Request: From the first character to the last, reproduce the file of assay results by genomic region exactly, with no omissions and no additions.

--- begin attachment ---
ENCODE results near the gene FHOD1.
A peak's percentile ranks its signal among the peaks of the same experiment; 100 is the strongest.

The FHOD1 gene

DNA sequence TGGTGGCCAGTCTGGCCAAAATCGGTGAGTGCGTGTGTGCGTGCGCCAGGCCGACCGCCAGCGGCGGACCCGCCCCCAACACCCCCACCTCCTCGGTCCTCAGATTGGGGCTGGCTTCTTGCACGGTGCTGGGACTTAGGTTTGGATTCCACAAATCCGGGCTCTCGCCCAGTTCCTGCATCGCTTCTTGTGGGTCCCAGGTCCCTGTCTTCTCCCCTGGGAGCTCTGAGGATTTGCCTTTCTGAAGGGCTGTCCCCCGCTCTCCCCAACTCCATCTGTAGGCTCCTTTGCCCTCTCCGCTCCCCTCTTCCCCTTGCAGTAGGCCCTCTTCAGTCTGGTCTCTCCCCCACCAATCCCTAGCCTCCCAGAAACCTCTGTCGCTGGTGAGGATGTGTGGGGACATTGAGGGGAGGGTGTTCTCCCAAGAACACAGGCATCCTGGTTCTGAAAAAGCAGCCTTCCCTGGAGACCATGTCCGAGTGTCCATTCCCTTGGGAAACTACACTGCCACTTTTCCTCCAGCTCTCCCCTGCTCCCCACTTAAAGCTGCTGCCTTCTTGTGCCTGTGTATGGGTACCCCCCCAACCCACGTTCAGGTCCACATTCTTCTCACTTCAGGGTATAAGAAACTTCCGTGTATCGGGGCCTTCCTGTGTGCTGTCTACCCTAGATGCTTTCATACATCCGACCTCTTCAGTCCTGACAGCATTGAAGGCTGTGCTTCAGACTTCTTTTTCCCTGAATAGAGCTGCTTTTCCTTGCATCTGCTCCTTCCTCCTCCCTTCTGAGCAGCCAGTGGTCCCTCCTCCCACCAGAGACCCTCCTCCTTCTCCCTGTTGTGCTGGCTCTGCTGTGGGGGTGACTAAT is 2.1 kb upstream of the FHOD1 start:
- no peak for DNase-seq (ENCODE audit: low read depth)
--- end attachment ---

ENCODE results near the gene FHOD1.
A peak's percentile ranks its signal among the peaks of the same experiment; 100 is the strongest.

The FHOD1 gene

DNA sequence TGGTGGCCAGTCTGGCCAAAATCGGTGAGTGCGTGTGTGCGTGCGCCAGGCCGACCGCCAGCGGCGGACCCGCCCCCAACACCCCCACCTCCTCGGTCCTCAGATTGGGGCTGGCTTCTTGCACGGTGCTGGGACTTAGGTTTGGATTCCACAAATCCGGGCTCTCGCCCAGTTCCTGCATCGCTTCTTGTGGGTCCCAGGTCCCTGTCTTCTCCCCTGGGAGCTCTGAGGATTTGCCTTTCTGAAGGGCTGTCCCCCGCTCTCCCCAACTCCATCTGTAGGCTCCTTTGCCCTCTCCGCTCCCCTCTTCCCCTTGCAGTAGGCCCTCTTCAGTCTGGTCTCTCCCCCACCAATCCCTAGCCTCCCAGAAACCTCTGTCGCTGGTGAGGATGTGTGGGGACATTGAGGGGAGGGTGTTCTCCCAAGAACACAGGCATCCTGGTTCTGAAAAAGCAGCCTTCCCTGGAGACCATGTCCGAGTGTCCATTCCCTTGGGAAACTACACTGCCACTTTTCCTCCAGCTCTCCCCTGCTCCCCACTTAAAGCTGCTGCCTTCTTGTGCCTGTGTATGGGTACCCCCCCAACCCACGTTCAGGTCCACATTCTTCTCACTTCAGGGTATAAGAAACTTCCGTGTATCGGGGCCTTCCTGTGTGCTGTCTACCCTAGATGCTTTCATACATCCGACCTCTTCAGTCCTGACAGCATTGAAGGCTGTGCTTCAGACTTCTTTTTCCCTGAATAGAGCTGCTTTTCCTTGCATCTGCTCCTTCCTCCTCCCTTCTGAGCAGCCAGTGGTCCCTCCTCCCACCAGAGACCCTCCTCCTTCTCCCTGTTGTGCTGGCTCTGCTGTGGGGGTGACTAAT is 2.1 kb upstream of the FHOD1 start:
- no peak for DNase-seq (ENCODE audit: low read depth)